No more plastic cups for Alaska Airlines

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Your ginger ale will no longer be served in a plastic cup if you’re flying Alaska Airlines.

The Seattle-based carrier said it has completely eliminated plastic cups on its flights, replacing them with paper cups. It’s all part of a sustainability push that the airline says will eliminate the use of nearly 55 million plastic cups a year.

Alaska will now serve inflight beverages in Forest Stewardship Council-certified paper cups or reusable glassware (in first class). The FSC certifies products from “responsibly managed” forests, according to its website.

Alaska says the move makes it the first U.S. airline to fully remove single-use plastic cups from its flights. Alaska started phasing out plastic in 2018 as part of a broader sustainability push that began with eliminating plastic straws and stirrers.

In addition to beverages, food and utensils on flights are also typically wrapped and served in plastic. Given that billions of people fly each year, it’s unclear how much inflight waste airlines generate.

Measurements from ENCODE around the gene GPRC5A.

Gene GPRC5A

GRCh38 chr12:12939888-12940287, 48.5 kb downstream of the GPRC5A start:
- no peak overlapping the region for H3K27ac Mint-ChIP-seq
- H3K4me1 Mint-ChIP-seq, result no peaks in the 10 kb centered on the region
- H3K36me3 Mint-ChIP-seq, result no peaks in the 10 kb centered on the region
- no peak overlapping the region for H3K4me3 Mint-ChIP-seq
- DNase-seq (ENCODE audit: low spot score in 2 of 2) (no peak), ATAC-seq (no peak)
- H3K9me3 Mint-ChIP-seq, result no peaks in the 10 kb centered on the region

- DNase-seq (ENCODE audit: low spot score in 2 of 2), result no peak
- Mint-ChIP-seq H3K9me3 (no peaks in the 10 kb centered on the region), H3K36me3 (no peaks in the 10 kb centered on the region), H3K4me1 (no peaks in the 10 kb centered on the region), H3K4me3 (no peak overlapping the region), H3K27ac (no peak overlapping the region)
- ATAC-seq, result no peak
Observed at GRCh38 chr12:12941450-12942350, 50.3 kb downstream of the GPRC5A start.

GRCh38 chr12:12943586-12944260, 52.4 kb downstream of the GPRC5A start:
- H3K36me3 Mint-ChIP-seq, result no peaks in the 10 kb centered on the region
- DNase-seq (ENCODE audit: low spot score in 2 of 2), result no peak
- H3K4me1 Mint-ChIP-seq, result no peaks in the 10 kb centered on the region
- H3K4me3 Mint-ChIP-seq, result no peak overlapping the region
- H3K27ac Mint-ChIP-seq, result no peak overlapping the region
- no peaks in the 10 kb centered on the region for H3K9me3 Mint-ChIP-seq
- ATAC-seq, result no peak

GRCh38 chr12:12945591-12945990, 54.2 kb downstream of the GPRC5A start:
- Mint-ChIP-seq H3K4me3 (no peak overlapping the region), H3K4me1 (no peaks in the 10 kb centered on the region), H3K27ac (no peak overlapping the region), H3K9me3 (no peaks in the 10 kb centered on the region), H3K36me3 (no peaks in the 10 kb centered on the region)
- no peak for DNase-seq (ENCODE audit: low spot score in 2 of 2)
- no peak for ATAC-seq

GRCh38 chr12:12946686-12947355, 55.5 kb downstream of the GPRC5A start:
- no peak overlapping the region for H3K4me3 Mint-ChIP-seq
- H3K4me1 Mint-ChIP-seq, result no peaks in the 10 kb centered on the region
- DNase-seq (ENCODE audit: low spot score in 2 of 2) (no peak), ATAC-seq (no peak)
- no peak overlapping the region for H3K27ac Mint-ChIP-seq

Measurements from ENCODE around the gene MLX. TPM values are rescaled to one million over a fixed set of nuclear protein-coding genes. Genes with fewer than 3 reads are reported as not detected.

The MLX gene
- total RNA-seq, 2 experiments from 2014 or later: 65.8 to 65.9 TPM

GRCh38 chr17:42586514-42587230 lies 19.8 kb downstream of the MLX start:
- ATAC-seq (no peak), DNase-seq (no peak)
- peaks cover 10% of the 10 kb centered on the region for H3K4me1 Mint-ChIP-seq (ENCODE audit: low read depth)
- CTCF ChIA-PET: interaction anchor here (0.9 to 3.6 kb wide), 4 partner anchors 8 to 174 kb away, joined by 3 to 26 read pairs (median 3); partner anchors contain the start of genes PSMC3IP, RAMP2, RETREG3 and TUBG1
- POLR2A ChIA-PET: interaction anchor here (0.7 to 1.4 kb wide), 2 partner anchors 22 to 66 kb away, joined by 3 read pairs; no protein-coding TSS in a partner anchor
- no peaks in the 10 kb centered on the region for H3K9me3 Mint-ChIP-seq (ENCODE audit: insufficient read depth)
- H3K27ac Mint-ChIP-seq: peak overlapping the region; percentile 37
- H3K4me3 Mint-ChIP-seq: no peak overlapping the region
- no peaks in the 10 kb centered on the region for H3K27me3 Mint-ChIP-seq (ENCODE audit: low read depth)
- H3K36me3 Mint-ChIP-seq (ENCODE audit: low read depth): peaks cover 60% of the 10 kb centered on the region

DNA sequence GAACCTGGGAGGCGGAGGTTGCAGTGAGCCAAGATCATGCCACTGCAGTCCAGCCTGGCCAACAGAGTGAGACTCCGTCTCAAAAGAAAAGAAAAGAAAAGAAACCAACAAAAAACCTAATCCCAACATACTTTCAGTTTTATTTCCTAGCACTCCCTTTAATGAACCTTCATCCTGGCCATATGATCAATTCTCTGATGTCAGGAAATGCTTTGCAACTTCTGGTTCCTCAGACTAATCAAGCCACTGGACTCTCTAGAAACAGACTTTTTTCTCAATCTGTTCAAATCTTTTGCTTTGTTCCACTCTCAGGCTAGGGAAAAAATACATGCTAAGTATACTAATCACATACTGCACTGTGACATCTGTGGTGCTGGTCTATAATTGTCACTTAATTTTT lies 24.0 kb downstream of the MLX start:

However, as conversations surrounding sustainability have come to the forefront, the airline industry has sought ways to limit inflight waste. Shortly after Alaska announced it would discontinue plastic straws and stirrers, other major U.S. airlines like American Airlines, Delta Air Lines and United Airlines took similar steps.

At the time, American vowed to use alternatives to plastic flatware and stirrers in its lounges. United said it would replace plastic straws and stirrers with ones made from bamboo. Delta announced plans to remove other single-use items such as utensils, wrappers, stirrers and straws.

As for Alaska, it has launched a slew of sustainability initiatives during the past few years, like serving Boxed Water on flights and encouraging passengers to fill their own water bottles before boarding.

Alaska also said it aims to work toward achieving net-zero carbon emissions by 2040 through a variety of strategies, such as expanding its use of sustainable aviation fuel.